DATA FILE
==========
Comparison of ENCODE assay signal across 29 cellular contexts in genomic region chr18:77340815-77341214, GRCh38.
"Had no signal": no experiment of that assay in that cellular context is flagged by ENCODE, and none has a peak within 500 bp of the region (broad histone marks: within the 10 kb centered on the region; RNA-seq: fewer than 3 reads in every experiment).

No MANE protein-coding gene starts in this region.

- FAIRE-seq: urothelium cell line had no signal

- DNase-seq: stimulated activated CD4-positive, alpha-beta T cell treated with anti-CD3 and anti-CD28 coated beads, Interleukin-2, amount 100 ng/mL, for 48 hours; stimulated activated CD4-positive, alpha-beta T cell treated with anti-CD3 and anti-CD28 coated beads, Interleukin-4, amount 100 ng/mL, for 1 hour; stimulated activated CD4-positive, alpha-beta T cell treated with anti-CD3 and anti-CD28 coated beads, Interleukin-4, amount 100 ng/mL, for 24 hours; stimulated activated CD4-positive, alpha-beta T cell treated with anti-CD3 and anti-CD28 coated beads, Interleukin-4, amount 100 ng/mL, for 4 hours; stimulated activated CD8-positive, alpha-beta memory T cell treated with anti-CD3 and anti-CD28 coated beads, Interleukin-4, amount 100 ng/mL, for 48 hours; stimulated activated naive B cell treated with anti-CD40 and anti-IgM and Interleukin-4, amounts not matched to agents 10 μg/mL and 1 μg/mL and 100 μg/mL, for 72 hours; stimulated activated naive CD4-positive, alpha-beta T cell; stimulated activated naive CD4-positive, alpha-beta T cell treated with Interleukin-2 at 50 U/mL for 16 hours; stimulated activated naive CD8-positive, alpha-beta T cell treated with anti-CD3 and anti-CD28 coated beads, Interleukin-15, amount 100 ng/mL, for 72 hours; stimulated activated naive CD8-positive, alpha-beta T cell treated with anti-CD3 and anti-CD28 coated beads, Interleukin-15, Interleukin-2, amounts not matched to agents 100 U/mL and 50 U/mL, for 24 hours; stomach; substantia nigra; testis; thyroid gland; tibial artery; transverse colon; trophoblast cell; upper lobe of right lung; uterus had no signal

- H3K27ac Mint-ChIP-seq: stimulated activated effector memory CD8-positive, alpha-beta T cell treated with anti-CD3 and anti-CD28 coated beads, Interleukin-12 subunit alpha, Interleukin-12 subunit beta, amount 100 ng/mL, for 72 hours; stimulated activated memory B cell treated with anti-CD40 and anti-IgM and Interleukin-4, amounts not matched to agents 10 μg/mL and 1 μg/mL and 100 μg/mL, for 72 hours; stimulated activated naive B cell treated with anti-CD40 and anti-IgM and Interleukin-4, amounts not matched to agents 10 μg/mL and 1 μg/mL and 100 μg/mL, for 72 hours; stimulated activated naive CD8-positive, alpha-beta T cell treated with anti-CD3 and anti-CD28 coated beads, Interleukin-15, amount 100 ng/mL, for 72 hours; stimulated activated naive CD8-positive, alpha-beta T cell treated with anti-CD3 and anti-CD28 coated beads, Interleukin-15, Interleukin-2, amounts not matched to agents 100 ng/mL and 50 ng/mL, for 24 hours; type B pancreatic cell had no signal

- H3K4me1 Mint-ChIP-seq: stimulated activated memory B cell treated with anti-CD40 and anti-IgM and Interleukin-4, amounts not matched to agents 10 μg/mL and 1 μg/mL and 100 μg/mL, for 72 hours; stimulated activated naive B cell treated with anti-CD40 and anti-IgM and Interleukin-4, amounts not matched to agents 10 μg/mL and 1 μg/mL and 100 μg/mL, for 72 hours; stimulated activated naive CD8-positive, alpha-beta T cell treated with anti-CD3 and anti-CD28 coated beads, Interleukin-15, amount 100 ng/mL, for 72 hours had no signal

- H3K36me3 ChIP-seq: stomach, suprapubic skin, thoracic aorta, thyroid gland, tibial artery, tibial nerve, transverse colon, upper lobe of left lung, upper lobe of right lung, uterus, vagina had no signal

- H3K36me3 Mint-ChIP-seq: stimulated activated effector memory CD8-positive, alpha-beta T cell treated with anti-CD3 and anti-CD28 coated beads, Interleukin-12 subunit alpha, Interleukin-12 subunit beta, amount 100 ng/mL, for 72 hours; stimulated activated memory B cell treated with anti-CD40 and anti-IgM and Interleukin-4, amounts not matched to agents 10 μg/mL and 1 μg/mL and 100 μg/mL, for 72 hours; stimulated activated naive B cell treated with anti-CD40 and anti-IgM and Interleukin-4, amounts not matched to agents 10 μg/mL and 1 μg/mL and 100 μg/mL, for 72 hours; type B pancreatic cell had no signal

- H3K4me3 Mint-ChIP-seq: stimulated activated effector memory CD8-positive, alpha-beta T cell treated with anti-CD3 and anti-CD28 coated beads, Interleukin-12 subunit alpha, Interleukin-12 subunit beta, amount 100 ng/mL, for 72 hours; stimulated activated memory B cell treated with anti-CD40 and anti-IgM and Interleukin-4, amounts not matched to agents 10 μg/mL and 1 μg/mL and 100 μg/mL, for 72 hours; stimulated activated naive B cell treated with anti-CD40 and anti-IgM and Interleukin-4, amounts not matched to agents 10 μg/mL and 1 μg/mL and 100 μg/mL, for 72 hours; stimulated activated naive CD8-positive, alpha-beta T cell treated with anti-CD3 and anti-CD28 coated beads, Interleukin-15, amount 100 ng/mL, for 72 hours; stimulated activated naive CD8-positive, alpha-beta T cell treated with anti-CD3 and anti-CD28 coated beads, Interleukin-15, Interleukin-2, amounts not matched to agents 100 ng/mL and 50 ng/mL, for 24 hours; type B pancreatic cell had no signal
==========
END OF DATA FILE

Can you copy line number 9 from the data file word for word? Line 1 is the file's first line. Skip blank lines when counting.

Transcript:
- H3K36me3 Mint-ChIP-seq: stimulated activated effector memory CD8-positive, alpha-beta T cell treated with anti-CD3 and anti-CD28 coated beads, Interleukin-12 subunit alpha, Interleukin-12 subunit beta, amount 100 ng/mL, for 72 hours; stimulated activated memory B cell treated with anti-CD40 and anti-IgM and Interleukin-4, amounts not matched to agents 10 μg/mL and 1 μg/mL and 100 μg/mL, for 72 hours; stimulated activated naive B cell treated with anti-CD40 and anti-IgM and Interleukin-4, amounts not matched to agents 10 μg/mL and 1 μg/mL and 100 μg/mL, for 72 hours; type B pancreatic cell had no signal